Yeahhhhhhhhhhh no. I've been in school for 17 year straight. Taking a few months off before committing to a job for the rest of your life with few breaks is not a waste of time. In fact, having studied student affairs quite a bit, students who take time off are less likely to be burnt out several years into their program than those who did not. You'll probably be fine without it, but equally as valid is taking a break and enjoying life.
  22. Upvote
    Kaede got a reaction from Nomad1111 in Summer before Graduate School   
    I understand that and am happy for those people but your original post was patronizing. Let's just support the needs of each individual, whether they feel like they need to prepare for their courses or take time off. Neither is a "waste of itme."
  23. Upvote
    Kaede reacted to TakeruK in What might disability accommodations look like at the graduate school level?   
    I would seek advice from the campus' disability center to get help on the best way to present your needs to others. From my point of view though, it might be better to do both---just saying "dyscalculia" or naming the disability will probably not provide much info to the person who is not familiar with it, and if they look it up, they might focus on symptoms that you may not experience (since I am guessing that everyone would experience a disability differently). At the same time, just saying that you are "prone to careless mistakes in math" sounds like it's your fault somehow. Also, what do you mean by "math", are you saying that your disability makes it hard to understand abstract math concepts like derivatives and integrals, or do you mean small arithmetic mistakes, or something completely different?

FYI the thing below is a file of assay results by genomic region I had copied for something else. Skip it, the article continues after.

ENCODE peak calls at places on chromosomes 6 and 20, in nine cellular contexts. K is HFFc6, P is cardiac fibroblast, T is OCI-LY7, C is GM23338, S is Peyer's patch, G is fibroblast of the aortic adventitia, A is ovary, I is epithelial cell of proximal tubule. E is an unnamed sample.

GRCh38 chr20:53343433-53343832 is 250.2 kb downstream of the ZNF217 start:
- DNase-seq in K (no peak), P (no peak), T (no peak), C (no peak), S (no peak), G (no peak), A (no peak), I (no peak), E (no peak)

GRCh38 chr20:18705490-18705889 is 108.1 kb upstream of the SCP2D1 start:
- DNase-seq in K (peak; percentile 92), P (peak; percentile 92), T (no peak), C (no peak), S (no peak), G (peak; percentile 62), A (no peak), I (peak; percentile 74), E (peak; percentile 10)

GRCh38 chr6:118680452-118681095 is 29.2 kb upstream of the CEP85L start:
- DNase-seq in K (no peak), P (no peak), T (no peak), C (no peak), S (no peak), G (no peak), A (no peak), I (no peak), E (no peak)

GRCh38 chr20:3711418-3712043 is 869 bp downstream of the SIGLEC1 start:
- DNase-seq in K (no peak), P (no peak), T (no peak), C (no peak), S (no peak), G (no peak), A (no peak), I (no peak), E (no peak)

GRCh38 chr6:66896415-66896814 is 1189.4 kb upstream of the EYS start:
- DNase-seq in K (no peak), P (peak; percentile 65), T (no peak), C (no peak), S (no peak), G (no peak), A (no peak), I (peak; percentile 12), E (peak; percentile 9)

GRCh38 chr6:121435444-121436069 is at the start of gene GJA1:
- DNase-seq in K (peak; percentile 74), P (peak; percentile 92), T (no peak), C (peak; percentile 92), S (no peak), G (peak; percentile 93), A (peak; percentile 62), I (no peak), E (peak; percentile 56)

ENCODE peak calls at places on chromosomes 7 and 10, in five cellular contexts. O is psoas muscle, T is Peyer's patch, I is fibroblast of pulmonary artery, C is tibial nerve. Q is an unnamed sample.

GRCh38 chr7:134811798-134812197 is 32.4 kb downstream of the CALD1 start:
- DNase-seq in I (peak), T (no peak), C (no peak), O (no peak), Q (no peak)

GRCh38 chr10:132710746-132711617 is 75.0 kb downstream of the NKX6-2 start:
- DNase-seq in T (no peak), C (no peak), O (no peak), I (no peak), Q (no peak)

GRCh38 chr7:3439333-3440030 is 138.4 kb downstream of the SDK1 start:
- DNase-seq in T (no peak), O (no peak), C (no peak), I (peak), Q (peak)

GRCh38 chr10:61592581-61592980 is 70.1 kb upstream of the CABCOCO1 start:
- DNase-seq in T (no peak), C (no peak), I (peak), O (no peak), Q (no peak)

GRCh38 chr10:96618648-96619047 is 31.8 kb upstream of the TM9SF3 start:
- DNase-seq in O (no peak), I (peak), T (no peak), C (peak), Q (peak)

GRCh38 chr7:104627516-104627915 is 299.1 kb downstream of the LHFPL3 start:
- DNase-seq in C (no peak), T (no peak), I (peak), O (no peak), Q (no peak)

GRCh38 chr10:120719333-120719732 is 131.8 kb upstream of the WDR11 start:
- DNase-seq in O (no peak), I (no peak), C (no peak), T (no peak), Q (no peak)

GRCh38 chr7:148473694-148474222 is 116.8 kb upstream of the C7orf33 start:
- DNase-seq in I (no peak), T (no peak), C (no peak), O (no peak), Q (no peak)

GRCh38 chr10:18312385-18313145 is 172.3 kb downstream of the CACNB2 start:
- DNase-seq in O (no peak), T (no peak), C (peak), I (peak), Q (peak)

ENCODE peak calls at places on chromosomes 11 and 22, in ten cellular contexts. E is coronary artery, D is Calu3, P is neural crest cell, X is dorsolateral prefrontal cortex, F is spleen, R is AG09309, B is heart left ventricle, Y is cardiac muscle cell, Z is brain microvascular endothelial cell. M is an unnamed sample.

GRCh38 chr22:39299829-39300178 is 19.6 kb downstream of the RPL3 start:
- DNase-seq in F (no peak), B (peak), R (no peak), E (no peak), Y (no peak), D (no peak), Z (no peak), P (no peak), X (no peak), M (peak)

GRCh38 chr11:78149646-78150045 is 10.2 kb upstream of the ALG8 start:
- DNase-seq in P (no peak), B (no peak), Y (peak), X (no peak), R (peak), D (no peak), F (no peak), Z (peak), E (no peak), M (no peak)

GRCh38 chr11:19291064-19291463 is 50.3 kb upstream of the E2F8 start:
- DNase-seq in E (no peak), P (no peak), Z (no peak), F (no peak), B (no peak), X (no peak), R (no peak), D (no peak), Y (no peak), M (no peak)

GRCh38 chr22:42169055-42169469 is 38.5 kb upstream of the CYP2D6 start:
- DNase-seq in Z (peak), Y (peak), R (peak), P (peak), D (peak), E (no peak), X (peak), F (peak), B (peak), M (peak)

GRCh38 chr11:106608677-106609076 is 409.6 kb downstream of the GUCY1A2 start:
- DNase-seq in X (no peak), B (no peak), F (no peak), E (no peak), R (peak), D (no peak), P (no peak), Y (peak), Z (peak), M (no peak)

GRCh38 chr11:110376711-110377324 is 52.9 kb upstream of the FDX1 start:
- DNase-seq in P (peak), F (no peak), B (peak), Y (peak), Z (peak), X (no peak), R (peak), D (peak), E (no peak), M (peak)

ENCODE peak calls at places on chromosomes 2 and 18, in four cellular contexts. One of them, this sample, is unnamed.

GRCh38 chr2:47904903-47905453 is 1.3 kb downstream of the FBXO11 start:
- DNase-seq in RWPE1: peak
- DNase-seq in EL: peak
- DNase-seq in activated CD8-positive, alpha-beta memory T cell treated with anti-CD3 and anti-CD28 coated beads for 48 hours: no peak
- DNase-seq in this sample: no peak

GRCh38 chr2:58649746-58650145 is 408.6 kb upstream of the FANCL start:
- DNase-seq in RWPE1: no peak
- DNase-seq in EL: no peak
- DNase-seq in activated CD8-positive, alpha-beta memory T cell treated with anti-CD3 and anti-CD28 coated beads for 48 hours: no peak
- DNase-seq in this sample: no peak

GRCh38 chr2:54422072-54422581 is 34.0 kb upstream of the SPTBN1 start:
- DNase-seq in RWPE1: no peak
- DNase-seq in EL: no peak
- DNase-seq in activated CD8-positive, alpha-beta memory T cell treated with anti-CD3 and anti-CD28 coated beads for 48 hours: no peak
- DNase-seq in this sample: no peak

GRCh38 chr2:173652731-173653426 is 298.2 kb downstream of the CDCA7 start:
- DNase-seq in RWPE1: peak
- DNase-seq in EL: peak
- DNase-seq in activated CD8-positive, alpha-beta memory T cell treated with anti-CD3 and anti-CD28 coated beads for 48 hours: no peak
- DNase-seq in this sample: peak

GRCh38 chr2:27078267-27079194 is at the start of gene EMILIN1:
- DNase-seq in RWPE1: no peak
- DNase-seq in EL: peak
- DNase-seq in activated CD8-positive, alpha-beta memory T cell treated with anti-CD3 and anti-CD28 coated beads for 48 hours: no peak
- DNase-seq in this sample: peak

Again, seek help from people who are trained to do this. What I might find useful is if a student would say something like, "I just wanted to let you know that I have __(name of disability)__, a disability that leads to ____(list some symptoms here)_____. To help me manage these issues, I ____(list some things you do, don't have to go into too much detail and reveal only whatever you're comfortable)___. It would also be helpful if you ____(list whatever you need the prof to do to help you)_____."
    The last sentence may not be necessary if you just want to let the person know but aren't asking them to do anything. But I think that last part is really important for someone without a disability because I may want to help you but I might not know what to do. And I think this structure works well for both research advisors and course instructors, you'd modify the last sentence as appropriate.
  24. Upvote
    Kaede got a reaction from qt_dnvr in Summer before Graduate School   
    I understand that and am happy for those people but your original post was patronizing. Let's just support the needs of each individual, whether they feel like they need to prepare for their courses or take time off. Neither is a "waste of itme."
  25. Upvote
    Kaede got a reaction from Nomad1111 in Summer before Graduate School   
    Yeahhhhhhhhhhh no. I've been in school for 17 year straight. Taking a few months off before committing to a job for the rest of your life with few breaks is not a waste of time. In fact, having studied student affairs quite a bit, students who take time off are less likely to be burnt out several years into their program than those who did not. You'll probably be fine without it, but equally as valid is taking a break and enjoying life.